Results of deep underground experiments confirm anomaly: possible new fundamental physics
Sterile Neutrinos, Fundamentals of Physics among the explanations for abnormal results.
The new scientific findings confirm an anomaly seen in previous experiments, which could point to a new, as yet unconfirmed elementary particle, the sterile neutrino, or highlight the need for a new explanation for an aspect of Standard Model physics, such as the neutrino cross section, which was first measured 60 years ago. Los Alamos National Laboratory is the lead US institution collaborating on the Baksan Sterile Transformation Experiment (BEST), the results of which have recently been published in journals. Physical examination letters And the physical examination c.
“The results are very exciting,” said Steve Elliott, senior analyst for one of the teams evaluating the data and a member of the Los Alamos physics department. “This certainly confirms the anomalies we’ve seen in previous experiments. But what that means is unclear. There are now conflicting results on sterile neutrinos. If the results indicate a misunderstanding of basic nuclear or atomic physics, that would also be of interest. Other members of the Los Alamos team include Ralph Masarczyk and Enuk Kim.
Over a mile underground at the Baksan Neutrino Observatory in the Russian Caucasus Mountains 26 radioactive discs of Chromium 51, a man-made radioactive isotope of chromium and a 3.4 megapicury electron neutrino source, are best used for radiation of the internal and external tank of gallium, soft material, silver metal Also in previous experiments, although previously it was used in a single tank. The reaction between electron neutrinos from chromium 51 and gallium produces the isotope germanium 71.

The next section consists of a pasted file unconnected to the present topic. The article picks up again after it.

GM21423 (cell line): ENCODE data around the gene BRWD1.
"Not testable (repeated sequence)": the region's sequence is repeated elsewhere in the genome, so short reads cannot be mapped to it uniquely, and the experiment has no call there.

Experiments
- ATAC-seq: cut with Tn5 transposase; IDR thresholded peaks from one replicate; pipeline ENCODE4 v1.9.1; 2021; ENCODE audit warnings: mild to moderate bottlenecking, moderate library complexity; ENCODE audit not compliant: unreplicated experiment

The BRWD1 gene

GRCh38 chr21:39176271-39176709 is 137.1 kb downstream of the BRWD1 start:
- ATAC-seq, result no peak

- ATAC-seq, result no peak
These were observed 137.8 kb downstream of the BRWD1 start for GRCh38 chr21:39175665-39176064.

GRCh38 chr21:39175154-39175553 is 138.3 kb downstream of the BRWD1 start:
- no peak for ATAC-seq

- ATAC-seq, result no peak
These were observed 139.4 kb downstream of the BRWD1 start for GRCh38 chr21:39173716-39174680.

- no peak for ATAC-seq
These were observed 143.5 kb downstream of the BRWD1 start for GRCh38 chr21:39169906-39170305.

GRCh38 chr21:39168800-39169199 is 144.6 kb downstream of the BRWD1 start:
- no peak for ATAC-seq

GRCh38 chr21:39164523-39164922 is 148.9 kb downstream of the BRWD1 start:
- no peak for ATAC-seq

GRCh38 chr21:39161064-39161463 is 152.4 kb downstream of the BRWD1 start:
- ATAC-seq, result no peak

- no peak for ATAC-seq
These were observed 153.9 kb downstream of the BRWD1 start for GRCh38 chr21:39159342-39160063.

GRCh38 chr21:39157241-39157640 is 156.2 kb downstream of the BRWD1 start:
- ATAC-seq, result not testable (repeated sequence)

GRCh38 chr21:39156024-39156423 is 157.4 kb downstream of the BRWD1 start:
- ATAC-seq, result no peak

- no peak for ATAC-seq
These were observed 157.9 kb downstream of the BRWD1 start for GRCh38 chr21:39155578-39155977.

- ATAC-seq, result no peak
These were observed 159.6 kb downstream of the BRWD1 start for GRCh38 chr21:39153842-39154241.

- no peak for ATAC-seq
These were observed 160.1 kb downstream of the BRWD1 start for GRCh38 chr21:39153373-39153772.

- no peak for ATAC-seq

The measured production rate of germanium-71 was 20-24% lower than predicted based on theoretical modeling. This discrepancy is consistent with the anomalies observed in previous experiments.
BEST is based on the solar neutrino experiment, the Soviet-American Gallium Experiment (SAGE), to which Los Alamos National Laboratory was a major contributor, beginning in the late 1980s. also used high-density gallium and neutrino sources. The results of this experiment and others indicated an electron neutrino deficiency – a discrepancy between expected and actual results that is known as the “gallium anomaly”. The explanation for the deficit could be evidence of oscillations between the states of electron neutrinos and sterile neutrinos.
The same anomaly was repeated in the best experiment. Possible explanations again include oscillation in a sterile neutrino. A hypothetical particle may make up a significant portion of dark matter, a possible form of matter thought to make up the vast majority of the physical universe. This interpretation may require additional testing, as the measurement for each tank was nearly the same, although lower than expected.
Other explanations for the anomaly include the possibility that there is a misunderstanding in the theoretical input to the experiment – that the physics itself needs reformulation. Elliott points out that the electron neutrino cross section has not been measured before at these energies. For example, the theoretical input for the cross section measurement, which is difficult to confirm, is the electron density in the atomic nucleus.
The methodology of the experiment was carefully reviewed to ensure that no errors occurred in certain aspects of the research, such as the placement of the radiation source or the operations of the counting system. Future iterations of the experiment, if performed, may include a different radiation source with higher energy, longer half-life, and sensitivity to shorter oscillation wavelengths.
“Results of the Baksan experiment on sterile transformations (better)” By VV Barinov et al., 9 Jun 2022, Available here. Physical examination letters.
“Searching for electron-neutrino transitions to sterile states in the best experiment” By VV Barinov et al., 2022 Jun 9, Available here. physical examination c.
Funding: Department of Energy, Office of Science, Office of Nuclear Physics.